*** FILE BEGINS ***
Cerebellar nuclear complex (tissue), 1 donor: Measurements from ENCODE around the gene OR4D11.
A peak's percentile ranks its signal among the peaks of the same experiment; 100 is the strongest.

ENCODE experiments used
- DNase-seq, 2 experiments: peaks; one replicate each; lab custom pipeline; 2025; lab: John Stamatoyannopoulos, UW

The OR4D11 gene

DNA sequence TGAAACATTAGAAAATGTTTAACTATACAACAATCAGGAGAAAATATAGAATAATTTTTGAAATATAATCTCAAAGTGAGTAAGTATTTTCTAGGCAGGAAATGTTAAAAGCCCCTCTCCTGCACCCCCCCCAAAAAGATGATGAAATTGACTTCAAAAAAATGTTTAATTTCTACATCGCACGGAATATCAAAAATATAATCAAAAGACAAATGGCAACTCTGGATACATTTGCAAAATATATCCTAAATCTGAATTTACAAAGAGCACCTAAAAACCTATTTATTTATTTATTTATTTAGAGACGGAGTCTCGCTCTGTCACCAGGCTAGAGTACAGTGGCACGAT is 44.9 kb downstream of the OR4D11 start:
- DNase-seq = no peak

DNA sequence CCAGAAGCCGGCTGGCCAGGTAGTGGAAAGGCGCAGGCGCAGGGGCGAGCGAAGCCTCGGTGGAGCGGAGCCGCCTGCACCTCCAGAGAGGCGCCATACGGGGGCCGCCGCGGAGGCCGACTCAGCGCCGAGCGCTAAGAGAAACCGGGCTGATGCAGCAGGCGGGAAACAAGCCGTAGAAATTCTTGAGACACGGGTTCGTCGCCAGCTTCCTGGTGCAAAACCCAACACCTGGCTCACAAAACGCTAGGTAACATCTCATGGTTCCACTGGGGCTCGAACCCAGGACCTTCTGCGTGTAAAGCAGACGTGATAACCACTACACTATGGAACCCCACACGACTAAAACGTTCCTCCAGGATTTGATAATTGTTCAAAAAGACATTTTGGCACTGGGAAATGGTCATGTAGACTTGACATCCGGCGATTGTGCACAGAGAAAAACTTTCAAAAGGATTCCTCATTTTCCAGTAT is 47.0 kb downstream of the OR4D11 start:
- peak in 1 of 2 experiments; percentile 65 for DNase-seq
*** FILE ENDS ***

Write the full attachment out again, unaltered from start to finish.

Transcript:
Cerebellar nuclear complex (tissue), 1 donor: Measurements from ENCODE around the gene OR4D11.
A peak's percentile ranks its signal among the peaks of the same experiment; 100 is the strongest.

ENCODE experiments used
- DNase-seq, 2 experiments: peaks; one replicate each; lab custom pipeline; 2025; lab: John Stamatoyannopoulos, UW

The OR4D11 gene

DNA sequence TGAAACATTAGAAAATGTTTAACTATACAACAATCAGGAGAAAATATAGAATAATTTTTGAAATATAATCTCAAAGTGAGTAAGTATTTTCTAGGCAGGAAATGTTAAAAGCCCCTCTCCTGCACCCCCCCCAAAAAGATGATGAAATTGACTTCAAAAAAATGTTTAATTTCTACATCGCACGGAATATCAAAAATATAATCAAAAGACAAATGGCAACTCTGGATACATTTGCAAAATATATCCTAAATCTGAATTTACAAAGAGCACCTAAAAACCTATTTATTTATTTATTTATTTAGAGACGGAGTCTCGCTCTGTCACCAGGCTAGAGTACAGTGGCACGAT is 44.9 kb downstream of the OR4D11 start:
- DNase-seq = no peak

DNA sequence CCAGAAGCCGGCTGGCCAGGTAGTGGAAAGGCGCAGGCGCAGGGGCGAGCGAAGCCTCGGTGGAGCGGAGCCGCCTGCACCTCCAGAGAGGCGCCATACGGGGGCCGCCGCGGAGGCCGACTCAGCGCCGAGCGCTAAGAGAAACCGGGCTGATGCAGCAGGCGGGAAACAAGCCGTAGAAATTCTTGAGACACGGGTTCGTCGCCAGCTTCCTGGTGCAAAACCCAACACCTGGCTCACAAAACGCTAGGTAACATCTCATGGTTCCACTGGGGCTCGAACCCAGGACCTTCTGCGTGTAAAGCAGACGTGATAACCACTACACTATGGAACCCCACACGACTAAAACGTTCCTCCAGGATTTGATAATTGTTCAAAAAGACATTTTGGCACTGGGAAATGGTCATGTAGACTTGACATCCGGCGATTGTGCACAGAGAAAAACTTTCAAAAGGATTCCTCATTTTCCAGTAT is 47.0 kb downstream of the OR4D11 start:
- peak in 1 of 2 experiments; percentile 65 for DNase-seq